The Chicago Bears are apparently doing all they can to surpass the Washington Redskins as the most dysfunctional franchise in the NFL. Because in all my years of being a football fan, I’ve never seen a coach admit to being a source for a story bashing his own quarterback. But that’s what Bears offensive coordinator Aaron Kromer reportedly admitted to his team this week.
Last Sunday, NFL Network’s Ian Rapoport reported that the Bears were exhibiting “a serious case of buyer’s remorse” after giving Jay Cutler a massive contract to entrench him as their franchise quarterback. Cutler has responded with his typical roller coaster season: he’s in the top ten in the league in passing yards, completion percentage and TDs, but also second in the league in INTs and 16th in QB rating.
Rapoport also reported that Cutler was almost benched in a game against the Bucs a few weeks ago and that his play, specifically checks at the line of scrimmage, was hurting the team.
These reports happen all the time in the NFL, but rarely do we find out who the source is. But Brad Biggs at the Chicago Tribune reports that Kromer came clean to his team and his quarterback that he criticized Cutler to Rapoport. Kromer reportedly apologized in a team meeting for throwing Cutler under the bus, and the quarterback apparently responded in the most Jay Cutler way possible:
The offense learned that Monday in a meeting room at Halas Hall when offensive coordinator Aaron Kromer made an emotional and tearful apology for criticizing the quarterback in a private conversation at Soldier Field with an NFL Network reporter last week.
Four sources told the Tribune that Kromer adamantly denied he said anything about the franchise having buyer’s remorse for Cutler’s blockbuster contract and assured players that portion of Sunday’s report on NFL Network did not come from him. With Cutler in the room, Kromer did admit however to being frustrated with the quarterback’s play management and expressing that to Ian Rapoport as he left Soldier Field on Dec. 4 after the fifth loss in seven games.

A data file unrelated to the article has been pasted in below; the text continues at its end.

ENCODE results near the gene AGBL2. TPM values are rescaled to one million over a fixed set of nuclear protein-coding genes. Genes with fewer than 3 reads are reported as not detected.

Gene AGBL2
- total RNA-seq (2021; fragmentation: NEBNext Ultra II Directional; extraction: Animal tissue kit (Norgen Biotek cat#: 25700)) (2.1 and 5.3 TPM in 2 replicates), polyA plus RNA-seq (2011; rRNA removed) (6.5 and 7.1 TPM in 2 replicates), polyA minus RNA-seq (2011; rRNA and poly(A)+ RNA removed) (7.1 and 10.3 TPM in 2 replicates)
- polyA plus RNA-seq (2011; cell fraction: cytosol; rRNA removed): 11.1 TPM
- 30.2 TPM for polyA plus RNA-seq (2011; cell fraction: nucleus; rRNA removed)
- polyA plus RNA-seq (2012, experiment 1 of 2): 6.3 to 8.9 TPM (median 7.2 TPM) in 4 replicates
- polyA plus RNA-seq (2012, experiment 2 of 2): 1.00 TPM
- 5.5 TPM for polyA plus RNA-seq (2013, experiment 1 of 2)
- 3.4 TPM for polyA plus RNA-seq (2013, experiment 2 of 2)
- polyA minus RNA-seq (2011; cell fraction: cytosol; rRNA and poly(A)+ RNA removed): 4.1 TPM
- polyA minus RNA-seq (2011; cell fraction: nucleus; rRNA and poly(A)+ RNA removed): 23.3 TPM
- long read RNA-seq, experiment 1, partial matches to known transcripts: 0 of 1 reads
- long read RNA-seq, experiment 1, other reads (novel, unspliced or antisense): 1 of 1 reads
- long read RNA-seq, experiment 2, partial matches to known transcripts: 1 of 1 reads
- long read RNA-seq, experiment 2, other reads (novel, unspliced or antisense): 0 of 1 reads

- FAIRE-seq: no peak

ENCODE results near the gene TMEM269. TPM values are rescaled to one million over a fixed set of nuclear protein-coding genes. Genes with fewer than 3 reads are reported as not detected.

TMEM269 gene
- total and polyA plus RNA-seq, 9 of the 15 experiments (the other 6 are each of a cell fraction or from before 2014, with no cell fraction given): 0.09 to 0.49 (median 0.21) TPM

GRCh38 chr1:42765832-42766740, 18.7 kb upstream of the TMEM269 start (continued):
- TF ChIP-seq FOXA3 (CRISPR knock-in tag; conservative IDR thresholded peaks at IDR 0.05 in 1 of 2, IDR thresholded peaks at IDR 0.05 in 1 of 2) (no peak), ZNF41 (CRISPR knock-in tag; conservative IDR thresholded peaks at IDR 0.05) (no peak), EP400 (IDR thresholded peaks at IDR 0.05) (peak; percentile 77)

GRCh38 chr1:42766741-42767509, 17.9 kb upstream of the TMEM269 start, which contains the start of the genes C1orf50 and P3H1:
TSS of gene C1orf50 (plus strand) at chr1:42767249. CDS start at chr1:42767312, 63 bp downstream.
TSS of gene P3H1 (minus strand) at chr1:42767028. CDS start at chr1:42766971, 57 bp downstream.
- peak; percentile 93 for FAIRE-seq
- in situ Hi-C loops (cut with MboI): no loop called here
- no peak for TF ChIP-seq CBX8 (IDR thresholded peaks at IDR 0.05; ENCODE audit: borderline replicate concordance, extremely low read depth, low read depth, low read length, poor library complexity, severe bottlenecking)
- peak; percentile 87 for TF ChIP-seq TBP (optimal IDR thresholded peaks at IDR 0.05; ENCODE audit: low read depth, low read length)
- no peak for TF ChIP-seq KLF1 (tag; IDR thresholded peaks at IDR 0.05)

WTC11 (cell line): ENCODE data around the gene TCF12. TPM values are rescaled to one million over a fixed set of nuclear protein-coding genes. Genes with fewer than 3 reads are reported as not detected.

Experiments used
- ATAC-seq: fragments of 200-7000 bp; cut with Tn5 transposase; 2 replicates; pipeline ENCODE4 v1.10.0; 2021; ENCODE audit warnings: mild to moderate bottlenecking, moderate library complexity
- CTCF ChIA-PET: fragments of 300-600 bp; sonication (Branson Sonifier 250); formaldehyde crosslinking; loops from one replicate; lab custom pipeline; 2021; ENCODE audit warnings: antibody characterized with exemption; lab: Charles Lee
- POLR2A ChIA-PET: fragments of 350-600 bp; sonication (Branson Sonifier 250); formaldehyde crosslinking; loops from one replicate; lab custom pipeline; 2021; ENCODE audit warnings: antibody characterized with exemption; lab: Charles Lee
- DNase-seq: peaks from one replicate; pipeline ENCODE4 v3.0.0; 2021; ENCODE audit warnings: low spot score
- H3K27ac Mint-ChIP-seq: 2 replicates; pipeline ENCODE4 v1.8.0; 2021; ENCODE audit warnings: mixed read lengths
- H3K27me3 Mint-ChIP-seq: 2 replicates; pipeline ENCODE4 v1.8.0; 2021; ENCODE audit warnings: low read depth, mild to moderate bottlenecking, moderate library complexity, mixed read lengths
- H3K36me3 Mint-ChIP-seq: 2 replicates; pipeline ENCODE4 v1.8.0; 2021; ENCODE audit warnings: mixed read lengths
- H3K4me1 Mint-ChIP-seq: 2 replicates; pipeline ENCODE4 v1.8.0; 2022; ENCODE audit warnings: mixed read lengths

Cutler shook his head during Kromer’s apology, one source said.
What. A. Disaster. At least in Washington, Jay Gruden makes his distaste for Robert Griffin III known to the media and to the entire world.
It’s somewhat amazing that NFL franchises treat even the most meaningless information as though they’re secrets the NSA would be after. And yet, when it comes to anonymous sources in the media, NFL personnel become gossiping middle schoolers. And if Kromer’s tearful mea culpa is to be believed, he’s not the only leak inside the team.
This kind of subterfuge from Kromer, especially now that he revealed it to the team and its public knowledge, presents what sounds like an irrevocable fracture in that relationship.
It might not matter anyways – after two very disappointing seasons, the Marc Trestman era may be coming to an end after this season. And who knows if Cutler will be around at this point, either.
In spite of all the ups and downs, Cutler is by far the best quarterback the Bears have had in decades. And you almost have to feel for Cutler in this instance. For his own offensive coordinator to diss him to the media behind his back is rather unbelievable. Not even Rex Grossman had to go through this.